Thursday 7th October 1948
At the Paris Motor Show in October, Peugeot unveiled the 203, its first totally new postwar car. The 203 has a rare feature for a standardised production car of 4 cylinders with hemispherical Alpax cylinder heads and V-inclined valve heads with spark plugs fitted in a central well. Structurally, this was the first time that Peugeot offered a monocoque shell.
The 4-door saloon was the major seller, but from 1950 a commodious 4-door version (Commerciale) and a 6-seat (Familiale), with three rows of seats, were also offered on a wheelbase lengthened by 20 cm (7.9 in) to 278 cm (109 in). By taking the trouble to extend the wheelbase for the estate and family versions, the company set a pattern which they would follow with several succeeding generations of large family Peugeot estates such as the 404 and 504. In October 1952 the Paris Motor Show welcomed a modified 203 which now featured hinged quarter light windows  on the front ends of the front doors and an enlarged rear window on the saloon versions. This upgrade also saw the removal of the speedometer from the centre of the dashboard to a position directly ahead of the driver.
Until 1953 the protruding fuel filler cap was rather exposed. (From 1953 it was recessed and protected by a flap.) Publicity shots from the early 1950s tend to avoid showing the rear of the car from the right side. That changes with 203s displayed at the 1953 Motor Show, after which the hitherto protruding fuel filler cap was sunk a couple of centimeters lower into the rear wing, and gained the protection of an opening flap set flush with the line of the bodywork.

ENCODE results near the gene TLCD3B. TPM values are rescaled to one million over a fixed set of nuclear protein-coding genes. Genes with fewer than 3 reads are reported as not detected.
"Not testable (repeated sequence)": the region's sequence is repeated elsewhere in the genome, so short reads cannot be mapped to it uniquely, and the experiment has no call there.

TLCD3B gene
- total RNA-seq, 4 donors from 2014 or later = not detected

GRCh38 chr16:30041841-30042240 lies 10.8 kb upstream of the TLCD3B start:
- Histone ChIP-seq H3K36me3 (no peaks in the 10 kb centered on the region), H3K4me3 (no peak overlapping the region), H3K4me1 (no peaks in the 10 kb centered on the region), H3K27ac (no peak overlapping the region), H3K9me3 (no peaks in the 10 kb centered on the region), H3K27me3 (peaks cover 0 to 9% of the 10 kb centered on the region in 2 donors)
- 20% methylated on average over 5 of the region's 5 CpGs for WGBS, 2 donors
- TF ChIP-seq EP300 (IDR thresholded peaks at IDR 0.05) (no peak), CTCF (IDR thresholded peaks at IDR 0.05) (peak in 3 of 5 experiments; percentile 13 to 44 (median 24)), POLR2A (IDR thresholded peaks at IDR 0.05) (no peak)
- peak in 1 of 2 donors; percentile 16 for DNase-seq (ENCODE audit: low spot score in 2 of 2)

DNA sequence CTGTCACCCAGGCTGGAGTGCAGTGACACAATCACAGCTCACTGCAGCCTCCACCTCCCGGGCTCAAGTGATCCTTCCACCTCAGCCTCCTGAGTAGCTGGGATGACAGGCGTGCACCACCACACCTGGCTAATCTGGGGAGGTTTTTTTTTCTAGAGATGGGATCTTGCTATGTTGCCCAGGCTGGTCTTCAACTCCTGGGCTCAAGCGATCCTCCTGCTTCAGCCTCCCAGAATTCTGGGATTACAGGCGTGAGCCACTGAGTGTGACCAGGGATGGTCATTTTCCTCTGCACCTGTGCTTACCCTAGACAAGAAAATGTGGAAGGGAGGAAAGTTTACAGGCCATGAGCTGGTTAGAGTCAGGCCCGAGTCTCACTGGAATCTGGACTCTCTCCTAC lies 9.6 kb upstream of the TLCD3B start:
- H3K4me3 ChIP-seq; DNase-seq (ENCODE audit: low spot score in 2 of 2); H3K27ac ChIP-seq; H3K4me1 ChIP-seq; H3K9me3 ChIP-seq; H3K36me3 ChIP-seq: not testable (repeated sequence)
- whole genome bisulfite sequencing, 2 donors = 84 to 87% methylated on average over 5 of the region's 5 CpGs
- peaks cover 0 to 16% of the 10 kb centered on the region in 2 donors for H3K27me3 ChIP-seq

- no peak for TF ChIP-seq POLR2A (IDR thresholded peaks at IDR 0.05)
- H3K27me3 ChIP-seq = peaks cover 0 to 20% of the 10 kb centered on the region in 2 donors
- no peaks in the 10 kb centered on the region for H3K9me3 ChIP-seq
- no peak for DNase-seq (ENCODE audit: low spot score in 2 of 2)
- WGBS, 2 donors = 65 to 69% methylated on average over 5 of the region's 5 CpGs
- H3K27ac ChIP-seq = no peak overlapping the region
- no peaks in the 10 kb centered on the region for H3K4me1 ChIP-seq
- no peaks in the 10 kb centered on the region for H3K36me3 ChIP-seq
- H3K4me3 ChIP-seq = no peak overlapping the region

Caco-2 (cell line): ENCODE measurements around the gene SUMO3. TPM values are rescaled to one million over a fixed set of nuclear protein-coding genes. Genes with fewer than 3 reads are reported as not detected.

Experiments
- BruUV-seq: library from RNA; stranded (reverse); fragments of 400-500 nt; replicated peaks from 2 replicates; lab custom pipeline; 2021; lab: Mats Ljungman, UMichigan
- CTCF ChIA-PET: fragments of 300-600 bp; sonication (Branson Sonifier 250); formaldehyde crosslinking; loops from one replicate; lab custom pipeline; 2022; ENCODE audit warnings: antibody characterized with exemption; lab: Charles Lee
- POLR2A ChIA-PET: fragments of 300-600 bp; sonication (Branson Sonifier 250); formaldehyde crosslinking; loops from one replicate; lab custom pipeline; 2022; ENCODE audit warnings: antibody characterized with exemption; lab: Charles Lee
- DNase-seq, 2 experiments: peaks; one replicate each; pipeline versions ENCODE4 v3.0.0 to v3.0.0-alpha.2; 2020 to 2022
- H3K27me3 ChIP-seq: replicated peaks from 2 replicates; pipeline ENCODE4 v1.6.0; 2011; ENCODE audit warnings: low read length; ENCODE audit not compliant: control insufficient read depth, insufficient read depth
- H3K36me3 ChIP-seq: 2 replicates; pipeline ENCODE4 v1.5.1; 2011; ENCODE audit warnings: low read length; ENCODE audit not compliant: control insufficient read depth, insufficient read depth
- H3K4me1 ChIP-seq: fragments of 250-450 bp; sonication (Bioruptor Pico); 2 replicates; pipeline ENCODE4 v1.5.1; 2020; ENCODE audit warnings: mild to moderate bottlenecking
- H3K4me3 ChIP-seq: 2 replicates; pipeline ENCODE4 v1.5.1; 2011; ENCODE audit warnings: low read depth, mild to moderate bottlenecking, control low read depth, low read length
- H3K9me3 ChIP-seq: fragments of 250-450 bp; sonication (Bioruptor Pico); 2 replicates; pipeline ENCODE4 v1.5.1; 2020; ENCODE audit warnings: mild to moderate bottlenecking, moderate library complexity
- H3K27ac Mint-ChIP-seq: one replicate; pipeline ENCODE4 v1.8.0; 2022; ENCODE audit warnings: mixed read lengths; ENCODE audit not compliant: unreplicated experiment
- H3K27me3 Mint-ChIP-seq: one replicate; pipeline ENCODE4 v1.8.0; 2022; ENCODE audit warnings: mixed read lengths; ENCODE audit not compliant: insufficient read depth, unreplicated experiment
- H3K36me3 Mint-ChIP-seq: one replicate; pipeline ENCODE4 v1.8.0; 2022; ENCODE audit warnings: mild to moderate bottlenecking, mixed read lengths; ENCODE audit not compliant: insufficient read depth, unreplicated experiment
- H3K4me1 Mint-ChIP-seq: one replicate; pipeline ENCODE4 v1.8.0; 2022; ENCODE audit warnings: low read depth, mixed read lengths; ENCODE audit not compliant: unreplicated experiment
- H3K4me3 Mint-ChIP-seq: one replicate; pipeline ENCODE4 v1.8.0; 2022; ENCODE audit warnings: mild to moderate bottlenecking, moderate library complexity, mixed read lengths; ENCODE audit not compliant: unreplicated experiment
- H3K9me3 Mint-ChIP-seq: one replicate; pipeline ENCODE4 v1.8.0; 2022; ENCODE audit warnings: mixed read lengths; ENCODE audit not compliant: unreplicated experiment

Along with improvements to the existing cars, Peugeot introduced a 2-door 203 coupé at the end of 1952, although this was not as successful as hoped and quietly disappears from the brochures a year later. There were several low volume cabriolet and coupé conversions produced by outside specialists in collaboration with Peugeot available during the 203’s production run, though removing the roof from an early monocoque design necessitated extensive body strengthening which added to the car’s weight and reduced the performance.
For a number years the leading edge of car’s nose carried an angular, forward-leaning chrome lion bonnet ornament – the lion image being Peugeot’s trade mark. That was removed for 1959, due to safety concerns, and the logo was incorporated into a baguette shaped flatter emblem on the car’s nose.
A military variant was developed and presented to the military who showed little interest. The prototype was converted into a factory fire engine for the Peugeot plant.